While wandering along the river she met a stranger and had spent a night with him on the bank of the river. Next morning they woke up and the stranger said that she would go with him to his place. She understood that she was kidnapped like in those old stories about spirits, who lived in the mountains and kidnapped women. The spirit had kidnapped her, and in some time she came home with two twin babies.
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While wandering along the river she met a stranger and had spent a night with him on the bank of the river. Next morning they woke up and the stranger said that she would go with him to his place. She understood that she was kidnapped like in those old stories about spirits, who lived in the mountains and kidnapped women.
The spirit had kidnapped her, and in some time she came home with two twin babies. The stranger continued to call her Yellow Woman, but she said that she was not her, and that he himself was a simple man called Silva. He only smiled to these words. In his small store house she fried potatoes and they had a dinner.
They spent one more night together. When the woman woke up in the morning Silva was not in the house. She came out and looked at the mountains and thought about her family — they must be very worried about her as nothing like this happened with her before.
She was walking between the pine trees and decided to go home at once, but she felt that the stranger has a power over her, and not knowing why he returned. There she found him washing his hands from blood of a cattle. He said that they would go to sell meat in Marquez. They saddled the horses and began their journey. They came down from the mountains. There appeared a white man on the horse on their way.
At first he did not see them, but when saw and noticed the sacks hanging from the horse he told them to stop. He asked where did they get the meat, Silva said he had been hunting, but the white man did not believe, he said they there was a thief.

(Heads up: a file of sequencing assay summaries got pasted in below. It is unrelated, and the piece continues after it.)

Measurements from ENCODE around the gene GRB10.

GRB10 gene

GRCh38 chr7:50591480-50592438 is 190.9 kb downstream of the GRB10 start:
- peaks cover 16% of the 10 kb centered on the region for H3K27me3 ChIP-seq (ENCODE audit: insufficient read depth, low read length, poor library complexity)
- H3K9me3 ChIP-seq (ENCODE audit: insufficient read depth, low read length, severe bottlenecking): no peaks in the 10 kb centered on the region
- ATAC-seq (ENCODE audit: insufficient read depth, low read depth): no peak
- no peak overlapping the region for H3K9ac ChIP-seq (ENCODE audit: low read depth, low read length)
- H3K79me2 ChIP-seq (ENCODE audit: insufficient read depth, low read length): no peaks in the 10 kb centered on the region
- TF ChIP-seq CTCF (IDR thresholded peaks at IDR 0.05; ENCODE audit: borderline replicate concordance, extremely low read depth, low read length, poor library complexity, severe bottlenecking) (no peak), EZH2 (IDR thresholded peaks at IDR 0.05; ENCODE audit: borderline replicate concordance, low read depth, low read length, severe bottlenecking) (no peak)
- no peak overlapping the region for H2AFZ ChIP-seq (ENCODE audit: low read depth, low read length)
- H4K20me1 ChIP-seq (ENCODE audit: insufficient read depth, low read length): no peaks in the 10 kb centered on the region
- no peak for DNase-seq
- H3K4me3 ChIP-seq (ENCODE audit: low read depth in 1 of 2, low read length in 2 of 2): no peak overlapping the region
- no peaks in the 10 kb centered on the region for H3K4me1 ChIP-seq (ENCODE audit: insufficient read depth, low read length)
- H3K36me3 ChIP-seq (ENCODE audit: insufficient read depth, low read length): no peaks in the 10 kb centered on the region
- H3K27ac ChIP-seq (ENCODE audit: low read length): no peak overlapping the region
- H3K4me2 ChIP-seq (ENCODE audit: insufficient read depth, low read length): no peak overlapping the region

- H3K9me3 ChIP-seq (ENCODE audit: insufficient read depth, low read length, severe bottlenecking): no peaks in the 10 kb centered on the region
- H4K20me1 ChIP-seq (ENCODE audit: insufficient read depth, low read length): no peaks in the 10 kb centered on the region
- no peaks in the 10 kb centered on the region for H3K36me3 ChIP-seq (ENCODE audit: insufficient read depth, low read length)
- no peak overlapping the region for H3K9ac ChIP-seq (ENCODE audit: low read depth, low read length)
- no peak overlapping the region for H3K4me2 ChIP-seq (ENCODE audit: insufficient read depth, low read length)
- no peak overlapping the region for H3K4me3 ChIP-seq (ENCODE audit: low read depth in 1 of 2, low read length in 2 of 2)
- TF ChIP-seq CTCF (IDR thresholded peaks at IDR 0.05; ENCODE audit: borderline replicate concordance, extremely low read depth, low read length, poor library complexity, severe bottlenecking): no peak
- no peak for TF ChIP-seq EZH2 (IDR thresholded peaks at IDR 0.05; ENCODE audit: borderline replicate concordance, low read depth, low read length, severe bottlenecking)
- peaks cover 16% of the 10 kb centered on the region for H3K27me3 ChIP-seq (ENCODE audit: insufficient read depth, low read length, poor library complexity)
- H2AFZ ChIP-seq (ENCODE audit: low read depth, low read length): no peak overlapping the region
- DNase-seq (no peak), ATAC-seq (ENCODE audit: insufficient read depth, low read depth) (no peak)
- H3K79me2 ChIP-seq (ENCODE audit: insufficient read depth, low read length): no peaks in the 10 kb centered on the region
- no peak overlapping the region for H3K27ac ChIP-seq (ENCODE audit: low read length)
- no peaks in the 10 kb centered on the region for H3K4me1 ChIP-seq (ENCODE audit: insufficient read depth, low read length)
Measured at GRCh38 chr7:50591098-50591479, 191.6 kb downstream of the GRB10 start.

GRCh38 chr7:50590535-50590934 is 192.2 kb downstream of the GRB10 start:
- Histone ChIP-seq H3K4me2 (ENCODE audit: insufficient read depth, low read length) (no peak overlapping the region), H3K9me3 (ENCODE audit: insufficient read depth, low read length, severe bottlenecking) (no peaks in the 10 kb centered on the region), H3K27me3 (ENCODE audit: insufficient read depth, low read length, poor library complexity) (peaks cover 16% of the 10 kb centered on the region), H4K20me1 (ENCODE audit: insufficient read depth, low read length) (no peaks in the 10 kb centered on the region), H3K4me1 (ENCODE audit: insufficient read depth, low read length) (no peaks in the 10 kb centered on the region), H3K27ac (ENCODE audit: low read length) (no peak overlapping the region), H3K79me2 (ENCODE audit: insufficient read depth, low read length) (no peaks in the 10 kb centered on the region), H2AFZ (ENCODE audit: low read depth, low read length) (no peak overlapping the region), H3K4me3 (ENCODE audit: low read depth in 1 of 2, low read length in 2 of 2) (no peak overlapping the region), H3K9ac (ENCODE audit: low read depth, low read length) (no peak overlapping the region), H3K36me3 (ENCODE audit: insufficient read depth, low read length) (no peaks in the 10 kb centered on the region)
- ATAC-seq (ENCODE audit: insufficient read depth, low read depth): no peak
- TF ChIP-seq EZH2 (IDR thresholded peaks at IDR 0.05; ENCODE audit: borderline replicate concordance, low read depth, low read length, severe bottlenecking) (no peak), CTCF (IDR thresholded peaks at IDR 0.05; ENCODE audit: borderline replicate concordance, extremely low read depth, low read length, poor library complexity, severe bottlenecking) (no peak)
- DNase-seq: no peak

He ordered Silva and the woman to follow him but he was frightened as he was unarmed, and when Silva told the woman to turn around and go away the white man became very angry. The woman did as Silva said, and went away without looking back. The woman found her village in safety and entered her house the moment her mother was cooking the dinner and her husband taking care of their child.
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Yellow Woman by Leslie Marmon Silko: Summary & Analysis
Silko is mixed-race Laguna Pueblo Indian a Keres speaking tribe , Anglo American , and Mexican American , and emphasizes her Laguna heritage in her writing citation needed. While her parents worked, Silko and her two sisters were cared for by their grandmother, Lillie Stagner, and great-grandmother, Helen Romero, both story-tellers. As a result, Silko has always identified most strongly with her Laguna ancestry , stating in an interview with Alan Velie, "I am of mixed-breed ancestry, but what I know is Laguna". Silko went on to receive a BA from the University of New Mexico in ; she briefly attended the University of New Mexico law school before pursuing her literary career full-time. The story continues to be included in anthologies. During the years to , Silko wrote and published many short stories and poems that were featured in her Laguna Woman Her experiences in the culture have fueled an interest to preserve cultural traditions and understand the impact of the past on contemporary life.
Yellow Woman Summary